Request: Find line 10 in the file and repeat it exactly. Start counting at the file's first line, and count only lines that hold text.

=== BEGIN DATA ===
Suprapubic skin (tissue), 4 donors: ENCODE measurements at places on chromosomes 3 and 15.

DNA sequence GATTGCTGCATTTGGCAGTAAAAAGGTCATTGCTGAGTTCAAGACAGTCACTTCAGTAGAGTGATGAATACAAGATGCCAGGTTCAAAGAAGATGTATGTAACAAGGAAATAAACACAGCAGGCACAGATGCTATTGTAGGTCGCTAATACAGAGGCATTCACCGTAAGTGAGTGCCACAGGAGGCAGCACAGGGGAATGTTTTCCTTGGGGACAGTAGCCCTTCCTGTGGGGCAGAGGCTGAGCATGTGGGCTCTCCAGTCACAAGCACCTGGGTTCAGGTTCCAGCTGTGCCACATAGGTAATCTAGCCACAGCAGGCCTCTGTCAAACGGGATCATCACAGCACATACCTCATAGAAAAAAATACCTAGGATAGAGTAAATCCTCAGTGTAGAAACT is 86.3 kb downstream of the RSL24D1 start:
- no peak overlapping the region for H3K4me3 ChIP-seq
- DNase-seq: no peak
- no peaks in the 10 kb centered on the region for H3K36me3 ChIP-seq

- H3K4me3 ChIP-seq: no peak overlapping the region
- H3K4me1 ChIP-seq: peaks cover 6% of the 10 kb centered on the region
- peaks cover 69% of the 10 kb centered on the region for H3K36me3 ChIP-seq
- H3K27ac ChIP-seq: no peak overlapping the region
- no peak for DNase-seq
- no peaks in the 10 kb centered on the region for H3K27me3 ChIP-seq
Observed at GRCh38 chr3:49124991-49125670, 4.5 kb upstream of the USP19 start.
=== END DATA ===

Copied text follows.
- no peak for DNase-seq